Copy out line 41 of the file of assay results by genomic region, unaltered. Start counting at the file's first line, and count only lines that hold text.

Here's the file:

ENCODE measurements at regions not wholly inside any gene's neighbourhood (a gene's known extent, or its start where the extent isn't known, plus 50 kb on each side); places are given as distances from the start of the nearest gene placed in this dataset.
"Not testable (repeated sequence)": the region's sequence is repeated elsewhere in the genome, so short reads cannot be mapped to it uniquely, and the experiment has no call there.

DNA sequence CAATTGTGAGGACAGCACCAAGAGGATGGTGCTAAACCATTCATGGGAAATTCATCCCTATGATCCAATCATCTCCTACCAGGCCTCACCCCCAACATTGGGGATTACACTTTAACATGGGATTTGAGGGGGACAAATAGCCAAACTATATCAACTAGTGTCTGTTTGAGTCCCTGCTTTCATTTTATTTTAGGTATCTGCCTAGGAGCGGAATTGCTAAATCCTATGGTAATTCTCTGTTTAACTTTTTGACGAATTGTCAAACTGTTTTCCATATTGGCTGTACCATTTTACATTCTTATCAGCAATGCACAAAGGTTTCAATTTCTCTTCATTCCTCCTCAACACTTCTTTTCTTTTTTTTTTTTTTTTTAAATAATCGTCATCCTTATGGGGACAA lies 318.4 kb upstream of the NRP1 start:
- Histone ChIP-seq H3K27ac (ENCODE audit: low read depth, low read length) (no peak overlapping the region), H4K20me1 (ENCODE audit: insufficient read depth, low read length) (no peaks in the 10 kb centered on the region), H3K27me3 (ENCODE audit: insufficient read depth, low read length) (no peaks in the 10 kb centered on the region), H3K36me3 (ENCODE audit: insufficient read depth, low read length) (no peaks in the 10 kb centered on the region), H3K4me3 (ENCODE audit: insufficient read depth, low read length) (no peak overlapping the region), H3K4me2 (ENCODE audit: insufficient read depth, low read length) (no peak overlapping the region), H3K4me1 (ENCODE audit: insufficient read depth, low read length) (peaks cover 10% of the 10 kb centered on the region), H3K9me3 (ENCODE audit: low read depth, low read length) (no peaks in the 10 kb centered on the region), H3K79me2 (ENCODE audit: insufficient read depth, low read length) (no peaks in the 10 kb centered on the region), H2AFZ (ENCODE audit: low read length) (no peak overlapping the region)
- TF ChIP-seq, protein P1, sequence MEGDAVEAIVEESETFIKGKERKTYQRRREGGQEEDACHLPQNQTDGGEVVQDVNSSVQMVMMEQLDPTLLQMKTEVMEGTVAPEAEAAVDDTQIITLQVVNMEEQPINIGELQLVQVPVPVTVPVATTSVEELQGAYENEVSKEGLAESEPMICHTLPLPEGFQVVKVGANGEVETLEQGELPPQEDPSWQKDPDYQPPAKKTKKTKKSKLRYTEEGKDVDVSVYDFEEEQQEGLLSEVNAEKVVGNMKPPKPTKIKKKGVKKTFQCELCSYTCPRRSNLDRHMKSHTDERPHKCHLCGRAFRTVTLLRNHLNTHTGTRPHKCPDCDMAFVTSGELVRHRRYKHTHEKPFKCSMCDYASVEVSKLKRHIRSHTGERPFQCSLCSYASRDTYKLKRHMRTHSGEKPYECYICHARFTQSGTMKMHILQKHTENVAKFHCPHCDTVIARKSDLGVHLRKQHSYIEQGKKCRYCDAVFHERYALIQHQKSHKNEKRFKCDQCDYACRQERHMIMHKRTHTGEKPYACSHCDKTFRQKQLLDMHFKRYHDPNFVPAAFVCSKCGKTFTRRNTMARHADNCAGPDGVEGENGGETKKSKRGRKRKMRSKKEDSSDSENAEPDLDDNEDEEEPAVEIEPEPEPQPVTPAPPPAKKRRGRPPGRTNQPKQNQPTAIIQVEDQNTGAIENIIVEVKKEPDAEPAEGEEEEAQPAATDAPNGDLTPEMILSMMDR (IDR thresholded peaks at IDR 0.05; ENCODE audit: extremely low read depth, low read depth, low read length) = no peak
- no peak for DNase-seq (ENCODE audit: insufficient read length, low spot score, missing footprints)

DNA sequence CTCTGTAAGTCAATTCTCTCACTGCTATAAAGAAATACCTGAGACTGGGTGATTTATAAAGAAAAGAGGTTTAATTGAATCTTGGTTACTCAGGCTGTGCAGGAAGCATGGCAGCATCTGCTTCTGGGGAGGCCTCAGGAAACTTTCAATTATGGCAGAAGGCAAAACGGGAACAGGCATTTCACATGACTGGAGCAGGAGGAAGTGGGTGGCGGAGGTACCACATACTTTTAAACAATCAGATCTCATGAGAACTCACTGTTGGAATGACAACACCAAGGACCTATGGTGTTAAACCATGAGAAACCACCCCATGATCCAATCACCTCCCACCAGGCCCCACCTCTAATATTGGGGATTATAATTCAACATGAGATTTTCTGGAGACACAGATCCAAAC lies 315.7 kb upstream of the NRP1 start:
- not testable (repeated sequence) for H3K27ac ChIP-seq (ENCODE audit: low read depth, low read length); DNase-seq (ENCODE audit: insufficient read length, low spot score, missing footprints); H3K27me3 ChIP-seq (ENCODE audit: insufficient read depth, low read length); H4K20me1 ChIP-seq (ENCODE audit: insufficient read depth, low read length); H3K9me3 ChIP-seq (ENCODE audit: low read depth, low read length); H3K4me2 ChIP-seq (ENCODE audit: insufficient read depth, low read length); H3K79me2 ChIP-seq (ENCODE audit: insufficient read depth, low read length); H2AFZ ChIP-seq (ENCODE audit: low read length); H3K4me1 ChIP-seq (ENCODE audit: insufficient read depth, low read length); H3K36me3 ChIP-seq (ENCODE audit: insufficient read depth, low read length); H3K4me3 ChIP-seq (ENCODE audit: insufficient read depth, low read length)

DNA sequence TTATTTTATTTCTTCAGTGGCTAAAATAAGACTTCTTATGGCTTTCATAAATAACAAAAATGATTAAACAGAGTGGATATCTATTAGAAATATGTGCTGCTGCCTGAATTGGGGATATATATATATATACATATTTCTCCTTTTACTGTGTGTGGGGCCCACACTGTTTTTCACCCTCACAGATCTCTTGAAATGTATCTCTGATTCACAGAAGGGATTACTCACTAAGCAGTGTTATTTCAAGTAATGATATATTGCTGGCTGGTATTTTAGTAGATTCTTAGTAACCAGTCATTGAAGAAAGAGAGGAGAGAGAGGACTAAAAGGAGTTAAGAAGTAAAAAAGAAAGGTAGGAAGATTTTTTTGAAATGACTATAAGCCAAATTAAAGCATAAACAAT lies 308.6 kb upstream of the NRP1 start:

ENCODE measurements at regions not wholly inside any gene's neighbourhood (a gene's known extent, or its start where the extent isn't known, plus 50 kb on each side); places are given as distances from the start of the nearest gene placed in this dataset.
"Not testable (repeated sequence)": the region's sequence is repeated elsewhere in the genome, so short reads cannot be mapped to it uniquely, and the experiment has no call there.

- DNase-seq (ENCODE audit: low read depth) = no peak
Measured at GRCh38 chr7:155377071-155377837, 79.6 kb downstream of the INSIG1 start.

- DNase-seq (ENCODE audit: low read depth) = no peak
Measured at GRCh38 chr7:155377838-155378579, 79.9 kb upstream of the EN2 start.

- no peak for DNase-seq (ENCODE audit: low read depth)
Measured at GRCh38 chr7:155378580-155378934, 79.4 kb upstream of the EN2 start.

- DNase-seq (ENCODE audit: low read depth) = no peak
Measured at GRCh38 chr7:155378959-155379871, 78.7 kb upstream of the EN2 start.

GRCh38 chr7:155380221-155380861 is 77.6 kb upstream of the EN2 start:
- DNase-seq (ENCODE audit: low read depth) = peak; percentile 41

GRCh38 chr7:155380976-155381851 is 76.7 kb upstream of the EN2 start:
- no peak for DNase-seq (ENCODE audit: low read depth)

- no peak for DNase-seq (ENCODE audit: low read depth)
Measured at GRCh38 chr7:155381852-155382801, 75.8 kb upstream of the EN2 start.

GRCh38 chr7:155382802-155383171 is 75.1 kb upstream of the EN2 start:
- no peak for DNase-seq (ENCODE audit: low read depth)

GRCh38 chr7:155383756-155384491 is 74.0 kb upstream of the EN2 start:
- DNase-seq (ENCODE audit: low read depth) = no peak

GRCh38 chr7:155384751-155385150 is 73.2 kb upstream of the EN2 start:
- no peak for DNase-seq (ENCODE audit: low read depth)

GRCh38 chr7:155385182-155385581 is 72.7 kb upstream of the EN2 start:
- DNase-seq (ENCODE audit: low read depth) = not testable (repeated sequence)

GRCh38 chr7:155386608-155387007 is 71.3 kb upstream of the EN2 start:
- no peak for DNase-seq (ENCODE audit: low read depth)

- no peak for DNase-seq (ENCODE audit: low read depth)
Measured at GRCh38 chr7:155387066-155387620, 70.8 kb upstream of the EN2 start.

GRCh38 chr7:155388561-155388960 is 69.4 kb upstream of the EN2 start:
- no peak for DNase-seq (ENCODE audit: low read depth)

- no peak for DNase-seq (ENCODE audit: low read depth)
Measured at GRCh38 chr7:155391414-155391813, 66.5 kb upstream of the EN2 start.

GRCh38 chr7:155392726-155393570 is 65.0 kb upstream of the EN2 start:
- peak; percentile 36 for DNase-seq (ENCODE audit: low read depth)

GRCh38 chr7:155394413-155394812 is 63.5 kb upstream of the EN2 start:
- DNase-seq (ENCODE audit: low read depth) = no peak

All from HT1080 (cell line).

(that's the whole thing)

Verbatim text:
Measured at GRCh38 chr7:155391414-155391813, 66.5 kb upstream of the EN2 start.